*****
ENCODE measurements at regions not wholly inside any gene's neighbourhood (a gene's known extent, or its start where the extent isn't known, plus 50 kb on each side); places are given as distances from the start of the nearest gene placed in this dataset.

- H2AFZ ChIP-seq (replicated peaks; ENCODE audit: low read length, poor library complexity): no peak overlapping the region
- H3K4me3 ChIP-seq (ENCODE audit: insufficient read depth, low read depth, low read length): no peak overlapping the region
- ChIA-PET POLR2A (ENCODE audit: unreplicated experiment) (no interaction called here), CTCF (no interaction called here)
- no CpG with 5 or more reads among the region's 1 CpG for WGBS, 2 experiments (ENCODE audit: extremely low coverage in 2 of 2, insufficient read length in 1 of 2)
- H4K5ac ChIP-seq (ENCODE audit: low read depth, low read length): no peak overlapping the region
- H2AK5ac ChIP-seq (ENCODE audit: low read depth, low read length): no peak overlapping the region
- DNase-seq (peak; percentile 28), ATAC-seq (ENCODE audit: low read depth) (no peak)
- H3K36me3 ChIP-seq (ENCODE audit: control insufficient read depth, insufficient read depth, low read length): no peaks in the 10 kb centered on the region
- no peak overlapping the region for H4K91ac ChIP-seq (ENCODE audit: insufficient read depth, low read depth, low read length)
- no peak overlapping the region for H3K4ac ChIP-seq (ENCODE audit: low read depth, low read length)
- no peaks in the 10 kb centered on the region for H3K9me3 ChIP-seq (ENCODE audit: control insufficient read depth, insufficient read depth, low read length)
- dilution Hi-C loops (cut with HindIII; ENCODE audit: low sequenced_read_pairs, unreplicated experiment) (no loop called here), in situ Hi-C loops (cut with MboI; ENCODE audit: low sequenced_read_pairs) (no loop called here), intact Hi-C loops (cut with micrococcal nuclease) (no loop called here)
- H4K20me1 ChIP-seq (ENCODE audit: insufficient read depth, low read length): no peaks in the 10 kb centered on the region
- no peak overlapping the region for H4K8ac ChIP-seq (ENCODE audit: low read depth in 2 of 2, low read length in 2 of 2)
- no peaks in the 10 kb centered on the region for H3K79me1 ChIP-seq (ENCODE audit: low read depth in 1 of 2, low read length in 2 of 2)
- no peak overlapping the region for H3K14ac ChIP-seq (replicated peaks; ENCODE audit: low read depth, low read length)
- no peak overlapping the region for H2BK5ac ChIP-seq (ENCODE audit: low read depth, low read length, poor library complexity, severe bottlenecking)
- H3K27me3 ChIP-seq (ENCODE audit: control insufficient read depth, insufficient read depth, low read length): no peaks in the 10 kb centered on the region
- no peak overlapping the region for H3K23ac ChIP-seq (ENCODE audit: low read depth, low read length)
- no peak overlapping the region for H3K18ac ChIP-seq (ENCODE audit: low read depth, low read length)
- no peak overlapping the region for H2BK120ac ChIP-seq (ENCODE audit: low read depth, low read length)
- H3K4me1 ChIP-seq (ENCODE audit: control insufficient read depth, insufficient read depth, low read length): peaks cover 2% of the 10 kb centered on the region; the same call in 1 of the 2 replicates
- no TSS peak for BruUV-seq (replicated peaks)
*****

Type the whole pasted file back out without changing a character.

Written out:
ENCODE measurements at regions not wholly inside any gene's neighbourhood (a gene's known extent, or its start where the extent isn't known, plus 50 kb on each side); places are given as distances from the start of the nearest gene placed in this dataset.

- H2AFZ ChIP-seq (replicated peaks; ENCODE audit: low read length, poor library complexity): no peak overlapping the region
- H3K4me3 ChIP-seq (ENCODE audit: insufficient read depth, low read depth, low read length): no peak overlapping the region
- ChIA-PET POLR2A (ENCODE audit: unreplicated experiment) (no interaction called here), CTCF (no interaction called here)
- no CpG with 5 or more reads among the region's 1 CpG for WGBS, 2 experiments (ENCODE audit: extremely low coverage in 2 of 2, insufficient read length in 1 of 2)
- H4K5ac ChIP-seq (ENCODE audit: low read depth, low read length): no peak overlapping the region
- H2AK5ac ChIP-seq (ENCODE audit: low read depth, low read length): no peak overlapping the region
- DNase-seq (peak; percentile 28), ATAC-seq (ENCODE audit: low read depth) (no peak)
- H3K36me3 ChIP-seq (ENCODE audit: control insufficient read depth, insufficient read depth, low read length): no peaks in the 10 kb centered on the region
- no peak overlapping the region for H4K91ac ChIP-seq (ENCODE audit: insufficient read depth, low read depth, low read length)
- no peak overlapping the region for H3K4ac ChIP-seq (ENCODE audit: low read depth, low read length)
- no peaks in the 10 kb centered on the region for H3K9me3 ChIP-seq (ENCODE audit: control insufficient read depth, insufficient read depth, low read length)
- dilution Hi-C loops (cut with HindIII; ENCODE audit: low sequenced_read_pairs, unreplicated experiment) (no loop called here), in situ Hi-C loops (cut with MboI; ENCODE audit: low sequenced_read_pairs) (no loop called here), intact Hi-C loops (cut with micrococcal nuclease) (no loop called here)
- H4K20me1 ChIP-seq (ENCODE audit: insufficient read depth, low read length): no peaks in the 10 kb centered on the region
- no peak overlapping the region for H4K8ac ChIP-seq (ENCODE audit: low read depth in 2 of 2, low read length in 2 of 2)
- no peaks in the 10 kb centered on the region for H3K79me1 ChIP-seq (ENCODE audit: low read depth in 1 of 2, low read length in 2 of 2)
- no peak overlapping the region for H3K14ac ChIP-seq (replicated peaks; ENCODE audit: low read depth, low read length)
- no peak overlapping the region for H2BK5ac ChIP-seq (ENCODE audit: low read depth, low read length, poor library complexity, severe bottlenecking)
- H3K27me3 ChIP-seq (ENCODE audit: control insufficient read depth, insufficient read depth, low read length): no peaks in the 10 kb centered on the region
- no peak overlapping the region for H3K23ac ChIP-seq (ENCODE audit: low read depth, low read length)
- no peak overlapping the region for H3K18ac ChIP-seq (ENCODE audit: low read depth, low read length)
- no peak overlapping the region for H2BK120ac ChIP-seq (ENCODE audit: low read depth, low read length)
- H3K4me1 ChIP-seq (ENCODE audit: control insufficient read depth, insufficient read depth, low read length): peaks cover 2% of the 10 kb centered on the region; the same call in 1 of the 2 replicates
- no TSS peak for BruUV-seq (replicated peaks)